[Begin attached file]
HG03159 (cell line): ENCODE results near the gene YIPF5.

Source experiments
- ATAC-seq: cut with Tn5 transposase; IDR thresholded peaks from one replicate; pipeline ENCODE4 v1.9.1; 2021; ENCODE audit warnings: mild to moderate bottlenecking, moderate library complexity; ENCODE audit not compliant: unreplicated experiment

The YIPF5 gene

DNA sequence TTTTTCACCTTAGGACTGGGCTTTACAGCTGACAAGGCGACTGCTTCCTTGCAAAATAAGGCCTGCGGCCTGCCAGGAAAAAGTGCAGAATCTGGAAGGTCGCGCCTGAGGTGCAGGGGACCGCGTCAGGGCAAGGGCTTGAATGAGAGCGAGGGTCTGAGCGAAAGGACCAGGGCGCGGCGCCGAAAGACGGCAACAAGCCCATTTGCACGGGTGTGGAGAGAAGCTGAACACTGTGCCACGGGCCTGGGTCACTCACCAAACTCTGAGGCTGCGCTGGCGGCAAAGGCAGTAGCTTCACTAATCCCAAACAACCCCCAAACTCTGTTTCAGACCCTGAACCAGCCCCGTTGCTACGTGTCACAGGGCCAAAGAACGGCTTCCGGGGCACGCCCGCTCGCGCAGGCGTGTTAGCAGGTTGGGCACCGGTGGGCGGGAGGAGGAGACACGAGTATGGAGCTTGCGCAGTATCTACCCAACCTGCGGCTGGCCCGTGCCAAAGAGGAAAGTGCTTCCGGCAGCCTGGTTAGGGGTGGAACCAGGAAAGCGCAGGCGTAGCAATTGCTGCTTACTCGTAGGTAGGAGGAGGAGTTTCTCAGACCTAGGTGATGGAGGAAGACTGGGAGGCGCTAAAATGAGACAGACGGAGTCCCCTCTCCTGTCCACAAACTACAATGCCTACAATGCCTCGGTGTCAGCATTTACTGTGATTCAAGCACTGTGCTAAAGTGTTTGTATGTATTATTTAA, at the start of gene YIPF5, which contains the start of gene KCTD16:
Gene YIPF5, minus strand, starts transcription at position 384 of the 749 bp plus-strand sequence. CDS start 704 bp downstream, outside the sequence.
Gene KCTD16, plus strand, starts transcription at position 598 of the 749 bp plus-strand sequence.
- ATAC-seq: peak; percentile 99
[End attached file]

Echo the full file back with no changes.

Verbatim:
HG03159 (cell line): ENCODE results near the gene YIPF5.

Source experiments
- ATAC-seq: cut with Tn5 transposase; IDR thresholded peaks from one replicate; pipeline ENCODE4 v1.9.1; 2021; ENCODE audit warnings: mild to moderate bottlenecking, moderate library complexity; ENCODE audit not compliant: unreplicated experiment

The YIPF5 gene

DNA sequence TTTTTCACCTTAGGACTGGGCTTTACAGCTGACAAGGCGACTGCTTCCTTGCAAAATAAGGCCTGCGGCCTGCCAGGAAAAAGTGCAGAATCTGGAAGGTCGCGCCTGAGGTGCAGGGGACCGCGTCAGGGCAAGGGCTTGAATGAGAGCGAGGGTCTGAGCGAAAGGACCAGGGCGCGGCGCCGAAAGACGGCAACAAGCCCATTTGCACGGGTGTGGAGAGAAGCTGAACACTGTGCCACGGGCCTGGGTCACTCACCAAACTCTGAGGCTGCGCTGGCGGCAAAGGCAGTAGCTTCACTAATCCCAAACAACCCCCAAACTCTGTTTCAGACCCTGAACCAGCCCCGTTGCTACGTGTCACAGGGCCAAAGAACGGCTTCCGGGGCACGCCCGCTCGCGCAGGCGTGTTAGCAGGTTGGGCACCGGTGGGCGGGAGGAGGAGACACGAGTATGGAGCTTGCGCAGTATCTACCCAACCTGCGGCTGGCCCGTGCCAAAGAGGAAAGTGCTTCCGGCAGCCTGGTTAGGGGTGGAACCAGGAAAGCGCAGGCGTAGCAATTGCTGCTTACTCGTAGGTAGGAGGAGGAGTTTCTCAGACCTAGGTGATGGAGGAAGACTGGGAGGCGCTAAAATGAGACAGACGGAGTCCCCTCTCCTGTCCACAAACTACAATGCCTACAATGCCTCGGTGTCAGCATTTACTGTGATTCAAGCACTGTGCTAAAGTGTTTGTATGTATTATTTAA, at the start of gene YIPF5, which contains the start of gene KCTD16:
Gene YIPF5, minus strand, starts transcription at position 384 of the 749 bp plus-strand sequence. CDS start 704 bp downstream, outside the sequence.
Gene KCTD16, plus strand, starts transcription at position 598 of the 749 bp plus-strand sequence.
- ATAC-seq: peak; percentile 99